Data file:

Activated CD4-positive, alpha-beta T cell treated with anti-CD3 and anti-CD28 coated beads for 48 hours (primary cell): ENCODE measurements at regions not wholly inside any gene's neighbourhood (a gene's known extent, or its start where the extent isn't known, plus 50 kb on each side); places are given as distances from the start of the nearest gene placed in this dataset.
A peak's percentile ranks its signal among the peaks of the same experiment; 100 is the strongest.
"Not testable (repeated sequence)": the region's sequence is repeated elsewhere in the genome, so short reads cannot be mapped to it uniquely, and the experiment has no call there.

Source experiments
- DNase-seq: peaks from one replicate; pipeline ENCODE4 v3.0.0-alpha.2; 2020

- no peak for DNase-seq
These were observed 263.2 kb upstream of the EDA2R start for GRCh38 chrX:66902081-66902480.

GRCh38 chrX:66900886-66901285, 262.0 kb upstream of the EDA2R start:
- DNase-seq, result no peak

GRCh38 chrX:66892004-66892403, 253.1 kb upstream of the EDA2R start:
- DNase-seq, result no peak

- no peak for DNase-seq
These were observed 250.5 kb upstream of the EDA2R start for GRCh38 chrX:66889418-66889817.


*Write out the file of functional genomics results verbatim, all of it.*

Activated CD4-positive, alpha-beta T cell treated with anti-CD3 and anti-CD28 coated beads for 48 hours (primary cell): ENCODE measurements at regions not wholly inside any gene's neighbourhood (a gene's known extent, or its start where the extent isn't known, plus 50 kb on each side); places are given as distances from the start of the nearest gene placed in this dataset.
A peak's percentile ranks its signal among the peaks of the same experiment; 100 is the strongest.
"Not testable (repeated sequence)": the region's sequence is repeated elsewhere in the genome, so short reads cannot be mapped to it uniquely, and the experiment has no call there.

Source experiments
- DNase-seq: peaks from one replicate; pipeline ENCODE4 v3.0.0-alpha.2; 2020

- no peak for DNase-seq
These were observed 263.2 kb upstream of the EDA2R start for GRCh38 chrX:66902081-66902480.

GRCh38 chrX:66900886-66901285, 262.0 kb upstream of the EDA2R start:
- DNase-seq, result no peak

GRCh38 chrX:66892004-66892403, 253.1 kb upstream of the EDA2R start:
- DNase-seq, result no peak

- no peak for DNase-seq
These were observed 250.5 kb upstream of the EDA2R start for GRCh38 chrX:66889418-66889817.